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Learning at Work

Key Documents , Embedded, Vocational, Workplace
Skills for Life Network

A research report on strategies for widening adult participation in learning below Level 2 via the workplace

Learning at work: strategies for widening adult participation in learning below Level 2 via the workplace was researched and written by Peter Bates, Will Hunt and Jim Hillage at the Institute for Employment Studies on behalf of LSDA.

The research aims to set out to identify the "drivers" and "facilitators" that motivate both employers and employees to get involved in education and training in the workplace.

There is no single factor that acts as an obstacle to workplace learning, the research concludes. But there are a number of barriers that, when combined, are significant. Key barriers are:

  • Most employers consider their main purpose is providing goods and services, not education or training.
  • Many employers, particularly small and medium-sized enterprises (SMEs), do not see the need for formal workplace training and prefer a more informal approach.
  • When training is encouraged, it is usually offered to those in higher level occupations. Those in the lowest skilled occupations are more likely to be expected to learn from each other, rather than through formal training.
  • The lack of any progression routes or job promotion prospects for some employees restricts employers’ willingness to provide training.
  • It is often difficult to organise staff release or fit training around shift patterns. Nor is the workplace a suitable location to deliver off-the-job training or education, in most cases.
  • Negative views of education, lack of confidence, the fear of being stigmatised and lack of awareness of opportunities are all barriers to learning experienced by employees with poor educational attainments.

Researchers found many examples of facilitators – specific actions that make it easier for employers and employees to get involved in learning activities at work. These include the following:

  • Marketing and promotion. Common techniques include personal contact with employers and employees, newsletters, flyers and posters. The use of ICT as a hook into learning is particularly effective. Example: When Southern Rail updated its customer IT infrastructure, its Passport to Learning scheme (a joint employer/union learning initiative) supported IT training courses in the workplace.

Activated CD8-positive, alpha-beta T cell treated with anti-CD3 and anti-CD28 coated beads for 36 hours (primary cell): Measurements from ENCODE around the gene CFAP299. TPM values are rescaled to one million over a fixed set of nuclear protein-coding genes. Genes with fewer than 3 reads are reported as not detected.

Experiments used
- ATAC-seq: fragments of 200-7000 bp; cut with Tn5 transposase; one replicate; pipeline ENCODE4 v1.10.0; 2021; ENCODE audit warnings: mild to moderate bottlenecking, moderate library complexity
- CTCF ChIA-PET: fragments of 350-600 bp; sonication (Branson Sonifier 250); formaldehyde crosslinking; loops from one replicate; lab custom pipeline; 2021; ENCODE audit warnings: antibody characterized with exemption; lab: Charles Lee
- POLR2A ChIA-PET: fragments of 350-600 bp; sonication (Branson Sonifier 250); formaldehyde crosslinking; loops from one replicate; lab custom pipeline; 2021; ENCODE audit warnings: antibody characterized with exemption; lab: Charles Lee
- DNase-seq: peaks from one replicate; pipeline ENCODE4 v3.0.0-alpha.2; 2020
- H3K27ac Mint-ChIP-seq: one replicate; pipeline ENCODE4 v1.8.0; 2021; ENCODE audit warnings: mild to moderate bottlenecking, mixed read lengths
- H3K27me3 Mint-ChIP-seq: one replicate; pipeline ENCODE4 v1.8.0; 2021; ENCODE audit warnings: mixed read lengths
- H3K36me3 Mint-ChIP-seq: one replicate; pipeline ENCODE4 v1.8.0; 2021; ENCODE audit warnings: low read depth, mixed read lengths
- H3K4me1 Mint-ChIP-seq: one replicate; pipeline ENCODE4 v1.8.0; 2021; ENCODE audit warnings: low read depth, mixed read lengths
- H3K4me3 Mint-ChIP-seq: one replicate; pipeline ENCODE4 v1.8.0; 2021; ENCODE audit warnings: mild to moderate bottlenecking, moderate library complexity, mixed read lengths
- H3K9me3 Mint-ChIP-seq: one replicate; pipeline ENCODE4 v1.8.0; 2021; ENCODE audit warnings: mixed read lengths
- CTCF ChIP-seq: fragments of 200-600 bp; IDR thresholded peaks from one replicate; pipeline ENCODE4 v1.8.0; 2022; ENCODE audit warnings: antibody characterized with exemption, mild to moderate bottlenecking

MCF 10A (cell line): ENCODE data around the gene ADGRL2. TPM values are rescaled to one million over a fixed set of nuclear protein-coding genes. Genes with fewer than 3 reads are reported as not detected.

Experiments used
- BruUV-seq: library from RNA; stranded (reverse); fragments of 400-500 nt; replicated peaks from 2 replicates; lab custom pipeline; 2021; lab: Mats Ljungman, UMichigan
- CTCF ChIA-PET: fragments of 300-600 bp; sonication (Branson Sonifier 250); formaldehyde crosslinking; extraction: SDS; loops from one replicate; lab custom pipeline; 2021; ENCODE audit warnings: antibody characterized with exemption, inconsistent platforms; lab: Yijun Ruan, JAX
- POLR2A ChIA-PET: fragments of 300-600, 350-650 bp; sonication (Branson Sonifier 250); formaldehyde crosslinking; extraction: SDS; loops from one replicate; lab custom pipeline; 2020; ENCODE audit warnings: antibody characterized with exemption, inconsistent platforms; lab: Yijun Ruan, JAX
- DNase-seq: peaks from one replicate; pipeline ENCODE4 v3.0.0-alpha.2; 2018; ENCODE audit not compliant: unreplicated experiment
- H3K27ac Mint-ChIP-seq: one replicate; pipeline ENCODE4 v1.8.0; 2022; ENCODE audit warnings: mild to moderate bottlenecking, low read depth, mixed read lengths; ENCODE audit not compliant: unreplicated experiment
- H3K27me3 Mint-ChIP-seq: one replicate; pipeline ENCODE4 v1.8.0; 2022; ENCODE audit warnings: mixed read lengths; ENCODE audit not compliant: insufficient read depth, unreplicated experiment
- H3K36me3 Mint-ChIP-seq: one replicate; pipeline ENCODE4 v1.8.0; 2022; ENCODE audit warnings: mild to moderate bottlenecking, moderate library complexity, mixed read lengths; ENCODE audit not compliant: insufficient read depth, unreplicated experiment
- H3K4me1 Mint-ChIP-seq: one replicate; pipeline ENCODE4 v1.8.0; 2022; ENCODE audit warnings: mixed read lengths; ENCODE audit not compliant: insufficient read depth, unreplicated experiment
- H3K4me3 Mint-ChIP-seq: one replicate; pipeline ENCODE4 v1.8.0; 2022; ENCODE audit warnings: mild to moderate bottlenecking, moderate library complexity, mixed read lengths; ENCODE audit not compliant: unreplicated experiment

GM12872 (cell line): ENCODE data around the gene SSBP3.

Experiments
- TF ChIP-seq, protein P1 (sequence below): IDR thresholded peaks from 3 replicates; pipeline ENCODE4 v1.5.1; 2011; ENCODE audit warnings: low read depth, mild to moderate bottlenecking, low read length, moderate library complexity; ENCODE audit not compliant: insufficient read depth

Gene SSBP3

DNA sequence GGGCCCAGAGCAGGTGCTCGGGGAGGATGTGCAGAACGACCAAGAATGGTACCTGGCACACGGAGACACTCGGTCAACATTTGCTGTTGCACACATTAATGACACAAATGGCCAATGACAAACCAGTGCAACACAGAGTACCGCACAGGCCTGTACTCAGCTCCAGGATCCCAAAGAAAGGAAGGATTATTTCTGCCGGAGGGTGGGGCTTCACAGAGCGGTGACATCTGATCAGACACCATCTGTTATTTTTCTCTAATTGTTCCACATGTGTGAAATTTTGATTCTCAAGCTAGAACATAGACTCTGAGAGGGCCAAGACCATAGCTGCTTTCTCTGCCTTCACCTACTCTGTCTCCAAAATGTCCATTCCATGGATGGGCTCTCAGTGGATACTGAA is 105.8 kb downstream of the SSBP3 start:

• Brokerage and ‘learning champions’. Intermediaries, such as learning reps and guidance professionals, are seen as key to engaging the ‘hard to reach’ in learning. Example: An NVQ accredited qualification was established in the NHS to support the training of employees to act as tutors and champions of learning in the workplace.
  • Flexibility. The introduction of roll-on/roll-off education programmes, "bite-sized" courses, experiential learning, and online, electronic and blended learning are important facilitators. Example: Basic skills tutors working for the First Bus Learning Centre provide workshops and drop-in sessions to fit around employees’ work patterns.
  • Financial incentives. Fee remission and grants are available for some individual learners. Subsidies and funding for employers include the National Employer Training Programme. Many courses supported by the Learning and Skills Council (LSC), particularly those targeted at people with qualifications below Level 2 (five GCSEs) are free to individuals.
  • The removal of barriers alone, however, will not necessarily persuade employers or employees to get involved in learning activities. The research identified the need for a greater focus on drivers – those policies or other interventions that either influence the desire for learning among employers and employees, or stimulate education and training providers to supply it.

 

Drivers that stimulate learning in the workplace include:

  • quality standards such as Investors in People
  • corporate policies, such as the development of the skills escalator in the NHS
  • licenses to practice and legislation. The rules about minimum standards in the construction and care sectors, for instance, have had a positive effect on the demand for literacy and numeracy courses.

The research document is available from: Information Services, LSDA, Regent Arcade House, 19-25 Argyll Street, London W1F 7LS. Tel: 0207 297 9123. Email: enquiries@LSDA.org.uk. Alternatively, it can be downloaded from the LSDA website.

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